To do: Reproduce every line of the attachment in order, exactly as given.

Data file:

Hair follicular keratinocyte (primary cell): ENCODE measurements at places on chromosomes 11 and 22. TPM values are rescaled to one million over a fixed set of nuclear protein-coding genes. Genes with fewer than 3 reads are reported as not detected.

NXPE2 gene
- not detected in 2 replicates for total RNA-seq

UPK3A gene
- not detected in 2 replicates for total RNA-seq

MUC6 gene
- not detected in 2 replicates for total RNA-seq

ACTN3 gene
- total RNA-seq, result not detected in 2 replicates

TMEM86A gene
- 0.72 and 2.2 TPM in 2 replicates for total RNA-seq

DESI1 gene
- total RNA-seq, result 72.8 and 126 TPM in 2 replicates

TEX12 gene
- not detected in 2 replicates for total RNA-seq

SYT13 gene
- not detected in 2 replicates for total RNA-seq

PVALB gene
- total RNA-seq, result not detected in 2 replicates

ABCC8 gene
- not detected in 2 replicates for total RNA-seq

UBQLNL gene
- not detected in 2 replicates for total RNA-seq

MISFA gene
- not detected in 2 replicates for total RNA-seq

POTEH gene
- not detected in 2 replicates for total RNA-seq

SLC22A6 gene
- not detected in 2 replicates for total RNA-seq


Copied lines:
Hair follicular keratinocyte (primary cell): ENCODE measurements at places on chromosomes 11 and 22. TPM values are rescaled to one million over a fixed set of nuclear protein-coding genes. Genes with fewer than 3 reads are reported as not detected.

NXPE2 gene
- not detected in 2 replicates for total RNA-seq

UPK3A gene
- not detected in 2 replicates for total RNA-seq

MUC6 gene
- not detected in 2 replicates for total RNA-seq

ACTN3 gene
- total RNA-seq, result not detected in 2 replicates

TMEM86A gene
- 0.72 and 2.2 TPM in 2 replicates for total RNA-seq

DESI1 gene
- total RNA-seq, result 72.8 and 126 TPM in 2 replicates

TEX12 gene
- not detected in 2 replicates for total RNA-seq

SYT13 gene
- not detected in 2 replicates for total RNA-seq

PVALB gene
- total RNA-seq, result not detected in 2 replicates

ABCC8 gene
- not detected in 2 replicates for total RNA-seq

UBQLNL gene
- not detected in 2 replicates for total RNA-seq

MISFA gene
- not detected in 2 replicates for total RNA-seq

POTEH gene
- not detected in 2 replicates for total RNA-seq

SLC22A6 gene
- not detected in 2 replicates for total RNA-seq